Unless you are going to the UK, these will work just fine: http://www.amazon.com/American-European-Germany-Adapters-Certified/dp/B00EOI2N2M/ref=sr_1_2?ie=UTF8&qid=1437445237&sr=8-2&keywords=schuko+plug+adapter They are properly grounded, fit the socket properly as opposed to the cheap square ones, and they will last a life time. I did give one of the cheap ones I had kicking around to a friend who used it and got shocked when the plastic housing fell off while he was unplugging it. So, get new stuff and good stuff. Its too cheap not to do it correctly.
As for the voltage reducing transformer..................throw it away. Its heavy, bulky and serves no purpose in the 21st Century.
Wow, thanks for all the response! Sorry I'm so late getting back to everyone. Monte, I called it a Franzus Foreign Electricity Converter because that's what it says on one of the bigger plugs. That same plug also says "converts 220-240V-AC to 110/120 V-AC. Think I'll just get the new one that James suggested. Thanks again!
Yes, that's right. Its the bigger square one in the set. Don't use it, but you can still use the little two and three prong adapters.
Remember, what I suggest just allows your thing to plug into their thing. Its a plug adapter. The voltage still has to be compatible. Almost All, if not ALL power transformers for phones, laptops, etc are dual voltage. You only need the plug adapter. Curling Irons and the like are a different issue all together. Still, you don't buy a voltage converter, you buy a travel or dual voltage version of the curling iron or what ever it is. Or maybe yours is that way. It will say so someplace on it if true.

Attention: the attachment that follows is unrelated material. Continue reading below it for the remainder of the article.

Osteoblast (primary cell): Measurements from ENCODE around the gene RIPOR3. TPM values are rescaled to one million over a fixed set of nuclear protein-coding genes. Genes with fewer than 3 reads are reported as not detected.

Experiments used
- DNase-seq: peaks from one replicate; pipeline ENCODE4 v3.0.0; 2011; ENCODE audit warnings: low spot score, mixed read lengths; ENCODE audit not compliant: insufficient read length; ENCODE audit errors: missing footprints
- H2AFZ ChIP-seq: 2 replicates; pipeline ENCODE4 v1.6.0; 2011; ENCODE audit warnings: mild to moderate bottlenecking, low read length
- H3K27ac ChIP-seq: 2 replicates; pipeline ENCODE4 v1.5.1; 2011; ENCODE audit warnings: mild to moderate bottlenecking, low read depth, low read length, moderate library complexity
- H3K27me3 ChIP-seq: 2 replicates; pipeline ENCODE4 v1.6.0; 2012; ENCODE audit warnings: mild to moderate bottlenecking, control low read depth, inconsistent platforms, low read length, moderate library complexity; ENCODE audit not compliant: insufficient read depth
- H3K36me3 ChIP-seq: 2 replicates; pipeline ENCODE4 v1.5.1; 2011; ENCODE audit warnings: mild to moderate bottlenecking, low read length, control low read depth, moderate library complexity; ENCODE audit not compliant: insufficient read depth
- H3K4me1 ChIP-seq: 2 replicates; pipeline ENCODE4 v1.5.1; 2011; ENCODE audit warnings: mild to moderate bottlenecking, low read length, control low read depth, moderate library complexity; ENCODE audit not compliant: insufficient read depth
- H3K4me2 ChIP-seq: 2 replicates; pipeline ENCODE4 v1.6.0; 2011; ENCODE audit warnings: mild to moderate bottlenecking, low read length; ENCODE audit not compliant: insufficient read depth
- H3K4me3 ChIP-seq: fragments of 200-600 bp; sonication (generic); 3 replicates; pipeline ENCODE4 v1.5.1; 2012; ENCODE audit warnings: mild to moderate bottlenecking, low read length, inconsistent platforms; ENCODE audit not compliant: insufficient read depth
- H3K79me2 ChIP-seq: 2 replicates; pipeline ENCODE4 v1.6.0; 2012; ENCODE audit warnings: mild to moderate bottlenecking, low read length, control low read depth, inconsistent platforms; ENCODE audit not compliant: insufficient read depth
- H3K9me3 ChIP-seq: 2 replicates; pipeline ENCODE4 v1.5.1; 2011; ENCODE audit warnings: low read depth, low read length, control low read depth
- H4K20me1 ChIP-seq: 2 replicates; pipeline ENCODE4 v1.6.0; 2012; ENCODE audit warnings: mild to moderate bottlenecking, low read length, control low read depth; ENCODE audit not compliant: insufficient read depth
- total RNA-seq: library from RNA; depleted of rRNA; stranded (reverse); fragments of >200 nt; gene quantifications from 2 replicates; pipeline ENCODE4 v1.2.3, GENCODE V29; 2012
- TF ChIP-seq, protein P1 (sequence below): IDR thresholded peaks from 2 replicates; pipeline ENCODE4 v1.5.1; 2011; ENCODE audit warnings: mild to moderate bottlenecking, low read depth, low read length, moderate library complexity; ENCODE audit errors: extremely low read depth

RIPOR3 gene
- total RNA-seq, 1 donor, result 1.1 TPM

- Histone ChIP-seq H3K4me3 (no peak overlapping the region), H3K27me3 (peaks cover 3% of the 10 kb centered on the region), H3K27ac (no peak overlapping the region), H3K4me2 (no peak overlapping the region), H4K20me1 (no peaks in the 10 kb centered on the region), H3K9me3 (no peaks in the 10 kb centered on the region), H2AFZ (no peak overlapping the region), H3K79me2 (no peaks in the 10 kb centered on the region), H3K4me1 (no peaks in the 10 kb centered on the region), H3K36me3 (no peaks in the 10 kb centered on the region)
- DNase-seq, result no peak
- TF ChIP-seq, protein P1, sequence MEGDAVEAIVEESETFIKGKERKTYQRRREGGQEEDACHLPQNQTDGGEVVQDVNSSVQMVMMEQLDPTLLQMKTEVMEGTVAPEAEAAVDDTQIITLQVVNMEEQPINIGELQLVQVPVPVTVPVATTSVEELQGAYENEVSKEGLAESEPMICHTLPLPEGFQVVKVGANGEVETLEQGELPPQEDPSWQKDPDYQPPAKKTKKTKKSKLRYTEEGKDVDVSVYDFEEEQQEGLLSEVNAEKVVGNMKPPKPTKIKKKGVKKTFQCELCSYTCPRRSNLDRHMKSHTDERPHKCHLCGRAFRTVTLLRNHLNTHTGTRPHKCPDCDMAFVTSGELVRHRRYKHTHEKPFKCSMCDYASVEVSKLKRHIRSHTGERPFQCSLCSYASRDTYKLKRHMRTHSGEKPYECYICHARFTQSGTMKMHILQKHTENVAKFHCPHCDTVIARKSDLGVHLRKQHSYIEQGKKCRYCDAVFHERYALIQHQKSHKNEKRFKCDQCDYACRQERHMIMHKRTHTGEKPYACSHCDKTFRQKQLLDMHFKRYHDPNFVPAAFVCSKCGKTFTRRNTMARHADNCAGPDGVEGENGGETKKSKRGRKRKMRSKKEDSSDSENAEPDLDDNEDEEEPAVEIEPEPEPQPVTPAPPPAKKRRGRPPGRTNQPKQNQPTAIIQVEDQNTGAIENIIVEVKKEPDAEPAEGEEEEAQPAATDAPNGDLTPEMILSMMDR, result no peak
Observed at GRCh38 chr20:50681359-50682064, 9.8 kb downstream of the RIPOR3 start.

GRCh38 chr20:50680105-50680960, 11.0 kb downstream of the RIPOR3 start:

Here is a list of all foreign countries and the types of plugs that can be used. Note, the type C plug (2 pin "Europlug") can be used in all of them. However, it is limited by codes to applications drawing no more than 2½ amps (575 Watts at 230¹ Volts), well less than most hair dryers.
For wattage greater than 575W or if your appliance has a US grounding plug (third, round pin), you should use the plug linked to by James (type E or type F). I think James' plug fits both types E and F receptacles. It's a little hard to tell. Type E plug has a round hole to accept the protruding grounded pin for a French "Schuko" receptacle used in France, Czech Republic, and Slovakia. I think I can just barely see the edges of the hole behind the LH pin on the picture of the receptacle, so it would work in type E receptacles.
The picture of James' plug seems to show both slots the same length (I hope they are, but probably not). If so, it would not accept an American polarized plug (one blade wider that the other, which is the type of plug used on a lot of curling irons, etc. A polarized plug is required by UL because it provides safety when used in a polarized American receptacle, but European receptacles, with rare exception, are not polarized. Appliances with a polarized plug are not safe for use in Europe!
¹ It used to be that the UK used 240V and the continent used 220V. 230V is now the standard for the entire EU.
tisntom, do you need a converter? What exactly are you taking? If it's newer electronics (cell phones, cameras, tablets, some hair appliances) you won't need a converter. You'll need adapters. HUGE difference!